DETROIT — Forget Tesla’s electric vehicles and Google’s self-driving cars — a little-known company called Local Motors Inc. wants to be the disruptor that turns the auto industry on its head.
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Local Motors’ business model is so radical that it’s hard to comprehend at first: crowd-sourced, 3D-printed electric vehicles built in local microfactories the size of grocery stores, then sold directly to consumers.
According to Justin Fishkin, Local Motors’ chief strategy officer, the auto industry is fundamentally unchanged from the days of Henry Ford — cars are still built on assembly lines in giant factories, then shipped around the world and sold in dealerships — and it’s time to throw that model out the window.
“We think that to make local big again, you’ve got to make big things locally,” Fishkin said in an interview on the sidelines of the North American International Auto Show in Detroit this month. “That’s the future.”
Founded in 2007 in Phoenix, Local Motors developed the unusual idea of crowd-sourced vehicles. This means anyone — suppliers, engineers, even your average gearhead — can contribute to the vehicle’s design in exchange for a royalty.
The initial result of this was the Rally Fighter, an off-road vehicle that starts at US$99,900 and would look right at home in Mad Max: Fury Road. Buyers are invited to participate in its production, a process that Local Motors calls the “Build Experience.”
The company plans to go much further into uncharted territory with its next vehicle, which has begun crash-testing and is expected to hit the market by early 2017. Dubbed LM3D, it will be the world’s first 3D-printed car series, an approach that will keep capital costs low and allow cars to be “recycled.”
An LM3D concept car, called the Swim, was revealed in Las Vegas in November, although Local Motors says this is not what the finished product will look like. The final price tag hasn’t been set, but the suggested retail price in a November press release was US$53,000.
Customers won’t be able to customize their vehicles, at least not at first, since any major changes could affect the LM3D’s crash-test certification, said David Woessner, Local Motors’ general manager for Detroit.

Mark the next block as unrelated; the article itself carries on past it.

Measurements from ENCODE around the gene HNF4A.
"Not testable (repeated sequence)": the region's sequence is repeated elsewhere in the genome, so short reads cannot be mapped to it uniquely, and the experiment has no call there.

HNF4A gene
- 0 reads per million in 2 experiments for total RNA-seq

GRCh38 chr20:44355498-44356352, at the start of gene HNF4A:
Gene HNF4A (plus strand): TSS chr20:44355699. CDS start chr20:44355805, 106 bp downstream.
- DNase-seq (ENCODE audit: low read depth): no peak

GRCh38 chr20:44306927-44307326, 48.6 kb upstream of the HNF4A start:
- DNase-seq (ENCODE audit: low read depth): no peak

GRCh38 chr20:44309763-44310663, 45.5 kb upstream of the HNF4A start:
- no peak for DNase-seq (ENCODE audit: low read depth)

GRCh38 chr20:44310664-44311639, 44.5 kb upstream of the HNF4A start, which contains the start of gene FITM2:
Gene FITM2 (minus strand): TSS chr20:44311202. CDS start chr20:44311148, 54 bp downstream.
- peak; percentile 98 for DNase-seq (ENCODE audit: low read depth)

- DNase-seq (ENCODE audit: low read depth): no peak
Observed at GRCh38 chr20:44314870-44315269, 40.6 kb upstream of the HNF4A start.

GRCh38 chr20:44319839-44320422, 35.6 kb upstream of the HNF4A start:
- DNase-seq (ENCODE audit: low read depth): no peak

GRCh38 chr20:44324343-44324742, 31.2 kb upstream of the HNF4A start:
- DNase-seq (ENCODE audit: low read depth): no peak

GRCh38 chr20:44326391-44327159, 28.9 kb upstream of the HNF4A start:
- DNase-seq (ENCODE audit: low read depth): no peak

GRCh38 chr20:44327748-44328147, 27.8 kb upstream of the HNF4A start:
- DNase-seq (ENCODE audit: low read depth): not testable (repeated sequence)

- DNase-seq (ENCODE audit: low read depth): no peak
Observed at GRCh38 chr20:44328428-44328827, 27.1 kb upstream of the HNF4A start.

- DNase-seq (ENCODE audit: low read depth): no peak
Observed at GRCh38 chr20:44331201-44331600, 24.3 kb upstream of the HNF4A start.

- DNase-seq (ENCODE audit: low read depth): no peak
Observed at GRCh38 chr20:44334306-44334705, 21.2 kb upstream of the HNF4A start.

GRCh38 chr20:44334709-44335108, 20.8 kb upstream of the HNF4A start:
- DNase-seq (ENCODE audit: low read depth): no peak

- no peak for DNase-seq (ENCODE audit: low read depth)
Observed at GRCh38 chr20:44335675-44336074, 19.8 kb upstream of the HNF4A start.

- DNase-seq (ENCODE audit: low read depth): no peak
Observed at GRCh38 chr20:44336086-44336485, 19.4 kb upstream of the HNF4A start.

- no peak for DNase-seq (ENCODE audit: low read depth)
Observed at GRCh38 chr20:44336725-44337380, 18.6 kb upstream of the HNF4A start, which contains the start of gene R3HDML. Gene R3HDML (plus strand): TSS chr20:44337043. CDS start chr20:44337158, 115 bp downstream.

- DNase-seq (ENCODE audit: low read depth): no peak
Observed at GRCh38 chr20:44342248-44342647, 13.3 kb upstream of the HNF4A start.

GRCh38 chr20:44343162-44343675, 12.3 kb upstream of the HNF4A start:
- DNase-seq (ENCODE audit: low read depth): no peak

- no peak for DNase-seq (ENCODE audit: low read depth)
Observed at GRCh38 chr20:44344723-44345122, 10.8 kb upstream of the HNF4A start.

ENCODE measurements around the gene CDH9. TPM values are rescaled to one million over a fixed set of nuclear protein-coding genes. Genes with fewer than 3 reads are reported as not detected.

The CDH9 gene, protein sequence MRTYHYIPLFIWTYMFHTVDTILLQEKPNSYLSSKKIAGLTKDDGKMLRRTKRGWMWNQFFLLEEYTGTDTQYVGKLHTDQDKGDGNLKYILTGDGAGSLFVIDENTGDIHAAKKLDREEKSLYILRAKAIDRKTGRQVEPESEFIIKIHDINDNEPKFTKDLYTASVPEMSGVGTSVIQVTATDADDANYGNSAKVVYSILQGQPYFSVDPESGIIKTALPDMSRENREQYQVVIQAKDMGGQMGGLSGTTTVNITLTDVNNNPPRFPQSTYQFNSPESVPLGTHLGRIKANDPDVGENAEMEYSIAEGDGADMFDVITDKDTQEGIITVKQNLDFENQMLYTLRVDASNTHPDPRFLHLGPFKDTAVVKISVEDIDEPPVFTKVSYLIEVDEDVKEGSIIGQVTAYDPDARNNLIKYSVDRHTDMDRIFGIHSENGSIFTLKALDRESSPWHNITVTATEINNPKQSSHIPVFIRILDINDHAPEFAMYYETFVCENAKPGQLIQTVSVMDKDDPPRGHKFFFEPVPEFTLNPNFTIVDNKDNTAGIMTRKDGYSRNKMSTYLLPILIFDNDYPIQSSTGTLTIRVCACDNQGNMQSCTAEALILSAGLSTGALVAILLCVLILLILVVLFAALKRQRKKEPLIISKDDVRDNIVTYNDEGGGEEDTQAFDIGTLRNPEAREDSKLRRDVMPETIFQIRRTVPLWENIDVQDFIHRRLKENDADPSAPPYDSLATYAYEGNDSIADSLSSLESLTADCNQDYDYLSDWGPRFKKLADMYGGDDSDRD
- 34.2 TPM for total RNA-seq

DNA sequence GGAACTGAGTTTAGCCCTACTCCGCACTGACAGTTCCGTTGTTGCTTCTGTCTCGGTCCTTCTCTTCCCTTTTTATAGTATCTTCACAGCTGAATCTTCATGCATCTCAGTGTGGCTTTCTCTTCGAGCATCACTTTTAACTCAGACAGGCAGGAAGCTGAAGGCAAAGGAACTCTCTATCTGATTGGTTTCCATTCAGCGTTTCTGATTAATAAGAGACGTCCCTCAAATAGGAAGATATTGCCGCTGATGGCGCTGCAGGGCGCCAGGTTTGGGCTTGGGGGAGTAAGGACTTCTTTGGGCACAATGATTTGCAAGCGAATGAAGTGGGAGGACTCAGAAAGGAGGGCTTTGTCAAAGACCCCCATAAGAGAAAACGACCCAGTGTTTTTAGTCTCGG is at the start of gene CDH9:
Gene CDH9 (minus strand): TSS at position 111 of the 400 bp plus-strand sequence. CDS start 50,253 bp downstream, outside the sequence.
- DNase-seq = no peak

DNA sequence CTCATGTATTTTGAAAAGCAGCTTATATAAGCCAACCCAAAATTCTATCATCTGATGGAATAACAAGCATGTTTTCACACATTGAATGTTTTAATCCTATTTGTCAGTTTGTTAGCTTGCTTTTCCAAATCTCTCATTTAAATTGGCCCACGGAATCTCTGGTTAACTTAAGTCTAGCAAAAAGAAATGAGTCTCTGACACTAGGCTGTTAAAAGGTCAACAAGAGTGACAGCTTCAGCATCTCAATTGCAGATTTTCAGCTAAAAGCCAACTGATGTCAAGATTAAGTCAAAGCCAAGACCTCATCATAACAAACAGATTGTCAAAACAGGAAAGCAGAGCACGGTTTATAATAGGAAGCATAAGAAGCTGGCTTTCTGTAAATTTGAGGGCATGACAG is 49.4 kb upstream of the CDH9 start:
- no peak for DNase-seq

However, Fishkin promises that there will be substantially more flexibility for consumers than you would find at your average dealership.
“We expect you’ll be able to walk in, choose one of several car bodies, choose your powertrain, choose your options and then we’ll make it while you wait or we’ll make it so that you can come back the next day and pick it up,” Fishkin said.
“Then in two months if there’s a better battery out or if you have a child and need a back seat, we can strip the components off and recycle them into your next car.”
This will be possible because of Local Motors’ microfactory model, which envisions a series of 50,000-square-foot plants — about the size of a typical grocery store — that will build, service and recycle vehicles locally, all over the world, in small volumes. These microfactories will also act as points of sale, or what Fishkin calls “experiential dealerships.”
The first LM3D cars will be built at Local Motors’ existing microfactory in Knoxville, Tenn., but it plans to open 50 to 100 more over the next decade, including one in Berlin this year and another in either Singapore or South Korea by early 2017.
The company is also “very eagerly” looking at possible locations in Canada, Fishkin said, adding that Calgary would be near the top of his list. “We will be in Canada for sure at some point in the future, it’s just unclear where and when yet,” he said.
The idea of a 3D-printed car may raise some drivers’ eyebrows, but Fishkin says safety will not be an issue.
“People say to us, how are you going to convince anyone to get in a 3D-printed, plastic car?” he said.
“It’s fair that people have questions, but those questions will be answered before we try to sell this.”
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The car isn’t really made from plastic — it’s thermoplastic reinforced with carbon fibre, a material that’s widely used in the aerospace industry — and Woessner said Local Motors is working with the U.S. government and other partners to develop even stronger materials that can be used in the 3D-printing process.
“We’re doing some of the leading research in the world on materials and material strength and material structures, and down the line we believe that once the technology has been proven and the materials are developed, they will prove to be even safer than what currently exists,” Woessner said.
The LM3D’s components — the parts that are sourced from outside suppliers, and not 3D-printed in-house — will come from several companies in both the tech and auto industries.
“There’s this Detroit versus Silicon Valley thing that everybody’s talking about in automotive, and we naturally bridge both,” Fishkin said.